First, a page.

With three star-studded films released on Eidul Azha – Heer Maan Ja, Parey Hut Love and Superstar – the competition to succeed at the box office was fierce. In this race for ratings, Heer Maan Ja truly stood out for its unique narrative.
IRK Films introduced us to the world of Heer (Hareem Farooq), a young soon-to-be-married woman on the run from her conservative family. However, along with its entertainment aspect, the movie propelled its viewers to reflect on its hidden message about honour killing as well. Including a socially important message, Heer Maan Ja fulfilled its duty of responsible filmmaking. All in all, the movie emerged as a winner because of a whole host of factors.
To begin with, Hareem, Ali Rehman and Aamina Sheikh delivered noteworthy performances that were thoroughly enjoyable. They lived up to their characters and outdid themselves with their phenomenal acting. Hareem and her father, Abid Ali, provided the much-needed zing factor. This father-daughter relationship was a significant part of the storyline and they did not disappoint us at all.
Moreover, the robust chemistry between the lead pair, Ali and Hareem, was the core of the film that included quite a lot of comedy and a bit of trouble. This duo has previously shared the screen too, and their camaraderie and interplay as actors shines through every single time.
Moving on to the direction, this was Azfar Jafri’s fourth consecutive project with IRK Films as a director, and he impressed us once again with his work ethic. His style of direction suited Heer Maan Ja perfectly, perhaps better than its predecessors. Its brilliantly shot music videos had that X-factor backed with powerful cinematography. Azfar proved that there is immense room for experimentation beyond the conventional standards of filmmaking.
The producer, Imran Raza Kazmi, has managed to resuscitate a small-scale entertainment industry in Islamabad. And with that in mind, he came up with a creative strategy to keep the viewers hooked for two and a half hours with comedy, romance, drama and a powerful social lesson. He, along with his team, provided the movie with much-needed soul and sentiment. This has long been apparent in previous IRK films as well but it looks like the team is slowly trying to push the boundaries of Pakistani cinema.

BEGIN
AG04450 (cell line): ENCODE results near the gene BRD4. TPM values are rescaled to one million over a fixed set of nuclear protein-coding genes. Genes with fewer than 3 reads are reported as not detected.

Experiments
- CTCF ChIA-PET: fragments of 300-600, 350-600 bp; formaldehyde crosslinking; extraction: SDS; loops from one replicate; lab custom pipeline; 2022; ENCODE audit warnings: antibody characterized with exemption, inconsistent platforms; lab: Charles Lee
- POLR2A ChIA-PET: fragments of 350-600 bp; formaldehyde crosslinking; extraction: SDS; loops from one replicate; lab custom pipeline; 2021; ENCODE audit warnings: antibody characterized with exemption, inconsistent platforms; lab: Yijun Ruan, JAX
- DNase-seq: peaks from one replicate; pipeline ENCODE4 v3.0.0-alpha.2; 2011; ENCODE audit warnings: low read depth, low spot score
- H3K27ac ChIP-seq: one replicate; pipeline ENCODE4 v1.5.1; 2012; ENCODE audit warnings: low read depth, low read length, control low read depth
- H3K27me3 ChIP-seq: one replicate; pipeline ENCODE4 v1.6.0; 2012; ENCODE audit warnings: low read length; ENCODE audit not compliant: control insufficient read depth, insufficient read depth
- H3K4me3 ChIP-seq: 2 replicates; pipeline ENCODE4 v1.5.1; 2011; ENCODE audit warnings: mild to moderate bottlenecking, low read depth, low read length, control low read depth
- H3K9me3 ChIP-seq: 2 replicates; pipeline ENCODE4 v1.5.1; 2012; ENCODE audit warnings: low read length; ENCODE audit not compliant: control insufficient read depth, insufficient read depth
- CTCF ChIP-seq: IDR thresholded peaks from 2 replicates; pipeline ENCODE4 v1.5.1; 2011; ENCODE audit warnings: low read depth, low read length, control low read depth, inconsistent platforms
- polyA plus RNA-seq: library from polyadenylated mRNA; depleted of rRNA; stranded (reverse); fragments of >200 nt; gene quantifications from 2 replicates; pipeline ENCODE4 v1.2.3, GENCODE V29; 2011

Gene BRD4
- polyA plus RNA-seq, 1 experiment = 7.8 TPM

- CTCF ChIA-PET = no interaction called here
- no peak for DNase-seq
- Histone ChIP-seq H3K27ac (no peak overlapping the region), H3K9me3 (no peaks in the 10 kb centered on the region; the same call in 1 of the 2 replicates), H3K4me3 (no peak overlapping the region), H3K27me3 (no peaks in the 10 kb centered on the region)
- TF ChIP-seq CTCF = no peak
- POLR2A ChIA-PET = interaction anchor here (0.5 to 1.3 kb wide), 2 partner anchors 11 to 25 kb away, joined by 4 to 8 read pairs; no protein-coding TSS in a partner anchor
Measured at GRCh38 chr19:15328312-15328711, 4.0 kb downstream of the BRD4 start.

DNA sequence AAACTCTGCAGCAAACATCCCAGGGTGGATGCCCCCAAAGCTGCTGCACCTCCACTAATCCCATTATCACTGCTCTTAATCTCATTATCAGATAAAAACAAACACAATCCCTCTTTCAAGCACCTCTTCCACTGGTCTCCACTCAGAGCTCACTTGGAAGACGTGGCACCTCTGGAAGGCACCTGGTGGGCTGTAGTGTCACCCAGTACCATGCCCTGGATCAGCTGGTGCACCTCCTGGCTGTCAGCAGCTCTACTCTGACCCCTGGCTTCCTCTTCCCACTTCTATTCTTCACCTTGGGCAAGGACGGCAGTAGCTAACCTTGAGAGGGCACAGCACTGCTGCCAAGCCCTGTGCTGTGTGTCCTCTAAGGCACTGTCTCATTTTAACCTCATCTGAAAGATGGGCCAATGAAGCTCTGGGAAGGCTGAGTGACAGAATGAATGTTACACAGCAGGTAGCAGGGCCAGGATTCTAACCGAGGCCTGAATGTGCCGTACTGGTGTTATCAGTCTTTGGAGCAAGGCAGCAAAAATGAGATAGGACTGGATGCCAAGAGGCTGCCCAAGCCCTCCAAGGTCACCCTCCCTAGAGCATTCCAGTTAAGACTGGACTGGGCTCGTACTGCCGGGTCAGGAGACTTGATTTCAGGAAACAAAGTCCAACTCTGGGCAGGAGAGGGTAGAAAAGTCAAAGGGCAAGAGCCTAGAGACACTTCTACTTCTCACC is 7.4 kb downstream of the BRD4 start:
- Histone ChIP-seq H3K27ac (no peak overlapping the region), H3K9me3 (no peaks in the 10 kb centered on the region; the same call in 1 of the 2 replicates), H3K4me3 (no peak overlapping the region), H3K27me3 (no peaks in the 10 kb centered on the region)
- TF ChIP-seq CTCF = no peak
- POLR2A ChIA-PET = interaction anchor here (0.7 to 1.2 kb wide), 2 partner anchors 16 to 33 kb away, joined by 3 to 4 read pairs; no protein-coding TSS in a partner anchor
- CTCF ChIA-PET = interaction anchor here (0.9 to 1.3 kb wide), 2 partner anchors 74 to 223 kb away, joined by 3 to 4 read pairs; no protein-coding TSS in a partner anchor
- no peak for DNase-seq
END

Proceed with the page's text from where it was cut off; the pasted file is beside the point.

Two additional features that made the film worth watching were its choreography and music. The title track, choreographed artistically, was the most appealing, being an original and not an offshoot of some sloppy song. Sahara UK outshined themselves with another amazing dance track, Addi Maar.
It is quite rare for a film to integrate different genres. Heer Maan Ja challenged that by incorporating drama and romance that took us on a roller coaster ride. For that reason, it is unfair to classify it only as a comedy film.
All in all, the movie was a crowd-puller. The theme, direction and music of the film was thoroughly entertaining. There were no loose ends and each character got closure, especially Heer. Many stars made brief cameos that positively influenced the story. With emphasis on minute details, the film was shot and acted out smartly. Go watch for yourself and see how it turns out for you!
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